By a wide margin, shareholders rejected the executive compensation plan at Preferred Bank in Los Angeles.
The $3.6 billion-asset company disclosed in a regulatory filing Monday that about 58% of the 12 million shares cast during its annual meeting rejected its executive pay.
The result of the May 15 meeting stood in stark contrast from last year, when 98% of the shares supported the compensation plan. In 2016, nearly 70% of shares backed Preferred.
Compensation for Preferred Chairman CEO Li Yu increased by 16% last year, to $4.8 million. President and Chief Operating Officer Wellington Chen had an 8% increase, to $1.2 million.
Preferred earned $43.4 million in 2017.
The company hit a snag in late April, when a borrower defaulted on a roughly $47 million loan. The loan's balance, tied to four properties, is well below appraised values, and Preferred said it did not expect the default to have a material impact on its operations.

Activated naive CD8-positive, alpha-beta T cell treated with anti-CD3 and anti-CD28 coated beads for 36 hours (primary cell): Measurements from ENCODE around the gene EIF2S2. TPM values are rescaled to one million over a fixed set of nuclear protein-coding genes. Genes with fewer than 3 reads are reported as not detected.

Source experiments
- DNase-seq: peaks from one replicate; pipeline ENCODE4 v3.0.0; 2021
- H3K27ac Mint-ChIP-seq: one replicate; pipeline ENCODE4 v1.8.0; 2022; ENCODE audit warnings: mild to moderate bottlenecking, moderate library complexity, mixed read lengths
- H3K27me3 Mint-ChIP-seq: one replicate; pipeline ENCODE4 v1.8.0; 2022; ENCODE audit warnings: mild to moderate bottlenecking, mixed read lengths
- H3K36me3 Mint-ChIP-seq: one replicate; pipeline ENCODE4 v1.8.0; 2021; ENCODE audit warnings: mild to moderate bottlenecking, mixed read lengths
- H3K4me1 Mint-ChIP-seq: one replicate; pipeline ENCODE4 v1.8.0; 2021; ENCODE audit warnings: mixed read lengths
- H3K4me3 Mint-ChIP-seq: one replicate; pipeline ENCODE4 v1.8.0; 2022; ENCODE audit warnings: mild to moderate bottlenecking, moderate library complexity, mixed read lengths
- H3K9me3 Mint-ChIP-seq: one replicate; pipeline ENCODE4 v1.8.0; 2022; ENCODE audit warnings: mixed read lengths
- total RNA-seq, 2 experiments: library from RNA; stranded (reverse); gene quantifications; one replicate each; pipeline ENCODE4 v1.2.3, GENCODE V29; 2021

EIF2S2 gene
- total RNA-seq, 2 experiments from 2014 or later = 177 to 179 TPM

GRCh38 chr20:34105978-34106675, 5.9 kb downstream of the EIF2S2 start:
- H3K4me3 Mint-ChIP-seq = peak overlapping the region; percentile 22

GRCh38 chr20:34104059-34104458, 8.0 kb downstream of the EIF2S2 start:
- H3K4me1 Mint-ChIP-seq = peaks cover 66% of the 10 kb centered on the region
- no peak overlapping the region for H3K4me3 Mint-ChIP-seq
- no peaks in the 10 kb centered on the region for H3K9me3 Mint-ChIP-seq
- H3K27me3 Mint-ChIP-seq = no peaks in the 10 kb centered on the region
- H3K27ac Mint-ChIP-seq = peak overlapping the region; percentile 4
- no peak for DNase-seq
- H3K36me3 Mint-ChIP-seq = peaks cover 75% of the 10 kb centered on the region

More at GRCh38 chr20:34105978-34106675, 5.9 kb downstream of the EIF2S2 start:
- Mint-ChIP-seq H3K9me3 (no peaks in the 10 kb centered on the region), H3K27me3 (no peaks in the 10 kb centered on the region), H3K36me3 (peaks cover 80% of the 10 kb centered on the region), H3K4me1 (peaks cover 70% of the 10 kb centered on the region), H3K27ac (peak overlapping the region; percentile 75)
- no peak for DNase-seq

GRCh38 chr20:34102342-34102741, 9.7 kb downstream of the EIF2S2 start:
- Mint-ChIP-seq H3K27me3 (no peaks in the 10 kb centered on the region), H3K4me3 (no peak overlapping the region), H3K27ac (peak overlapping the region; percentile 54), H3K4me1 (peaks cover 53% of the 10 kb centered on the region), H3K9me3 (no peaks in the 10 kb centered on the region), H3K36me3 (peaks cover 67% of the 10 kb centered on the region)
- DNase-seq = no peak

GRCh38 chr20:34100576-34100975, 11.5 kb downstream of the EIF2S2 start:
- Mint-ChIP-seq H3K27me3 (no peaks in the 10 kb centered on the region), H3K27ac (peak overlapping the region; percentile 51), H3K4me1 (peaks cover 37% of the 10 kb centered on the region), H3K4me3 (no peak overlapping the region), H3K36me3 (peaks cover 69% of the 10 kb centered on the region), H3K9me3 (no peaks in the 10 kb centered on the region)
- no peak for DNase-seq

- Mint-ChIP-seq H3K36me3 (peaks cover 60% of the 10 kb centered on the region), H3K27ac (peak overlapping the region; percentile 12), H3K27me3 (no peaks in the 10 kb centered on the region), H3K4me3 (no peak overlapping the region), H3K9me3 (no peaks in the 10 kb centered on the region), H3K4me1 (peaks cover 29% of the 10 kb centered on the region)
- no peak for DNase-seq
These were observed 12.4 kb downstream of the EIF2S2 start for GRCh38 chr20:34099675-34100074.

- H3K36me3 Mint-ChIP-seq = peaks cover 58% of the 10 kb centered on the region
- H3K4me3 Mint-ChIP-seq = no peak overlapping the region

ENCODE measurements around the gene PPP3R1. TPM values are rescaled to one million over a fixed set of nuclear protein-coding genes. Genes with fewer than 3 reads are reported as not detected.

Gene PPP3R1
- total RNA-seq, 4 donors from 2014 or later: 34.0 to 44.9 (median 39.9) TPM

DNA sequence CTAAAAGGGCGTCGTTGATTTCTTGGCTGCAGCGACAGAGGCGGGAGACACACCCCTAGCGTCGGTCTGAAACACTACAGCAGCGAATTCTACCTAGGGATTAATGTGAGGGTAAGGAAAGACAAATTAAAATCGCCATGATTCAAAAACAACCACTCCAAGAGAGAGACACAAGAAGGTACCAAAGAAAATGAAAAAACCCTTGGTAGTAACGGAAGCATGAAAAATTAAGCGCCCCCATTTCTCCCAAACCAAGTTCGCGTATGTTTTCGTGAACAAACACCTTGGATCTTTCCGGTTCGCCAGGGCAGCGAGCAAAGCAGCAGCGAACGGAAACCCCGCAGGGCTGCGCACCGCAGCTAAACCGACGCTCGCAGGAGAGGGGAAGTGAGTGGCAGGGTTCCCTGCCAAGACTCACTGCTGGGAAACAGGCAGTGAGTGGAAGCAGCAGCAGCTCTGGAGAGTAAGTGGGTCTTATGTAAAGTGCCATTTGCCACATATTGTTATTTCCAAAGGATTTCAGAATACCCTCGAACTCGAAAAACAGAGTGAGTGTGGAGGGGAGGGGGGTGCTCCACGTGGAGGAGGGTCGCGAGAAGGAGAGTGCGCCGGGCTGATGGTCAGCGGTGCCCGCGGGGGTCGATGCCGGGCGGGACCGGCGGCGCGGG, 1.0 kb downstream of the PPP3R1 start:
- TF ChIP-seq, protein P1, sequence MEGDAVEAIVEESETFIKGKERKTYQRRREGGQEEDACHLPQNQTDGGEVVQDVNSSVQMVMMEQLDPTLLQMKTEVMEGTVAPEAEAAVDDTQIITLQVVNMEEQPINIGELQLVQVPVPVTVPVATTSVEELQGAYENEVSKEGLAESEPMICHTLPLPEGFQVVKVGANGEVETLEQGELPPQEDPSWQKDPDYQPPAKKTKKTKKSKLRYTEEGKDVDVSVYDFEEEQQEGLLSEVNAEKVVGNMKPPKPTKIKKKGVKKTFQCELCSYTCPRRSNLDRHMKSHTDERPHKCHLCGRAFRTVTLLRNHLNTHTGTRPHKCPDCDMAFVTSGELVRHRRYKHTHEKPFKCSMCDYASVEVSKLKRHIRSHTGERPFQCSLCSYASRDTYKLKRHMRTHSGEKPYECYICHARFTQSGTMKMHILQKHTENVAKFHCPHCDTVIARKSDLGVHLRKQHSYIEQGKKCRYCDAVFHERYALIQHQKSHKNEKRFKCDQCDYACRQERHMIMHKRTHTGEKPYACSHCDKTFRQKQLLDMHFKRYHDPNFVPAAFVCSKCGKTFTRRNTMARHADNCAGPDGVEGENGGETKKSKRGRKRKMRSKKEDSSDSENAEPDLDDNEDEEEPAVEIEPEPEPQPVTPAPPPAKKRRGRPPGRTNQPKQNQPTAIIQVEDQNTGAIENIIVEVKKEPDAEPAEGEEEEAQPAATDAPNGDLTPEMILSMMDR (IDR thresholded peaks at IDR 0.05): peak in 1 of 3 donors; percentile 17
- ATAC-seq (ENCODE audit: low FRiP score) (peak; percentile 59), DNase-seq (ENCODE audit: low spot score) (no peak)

While the nonbinding compensation vote might be viewed as a rebuke for Yu, who helped found Preferred in 1991 and has been CEO since 1993, it does not appear to have threatened his job security. Shareholders overwhelmingly re-elected him to a two-year board term on the board.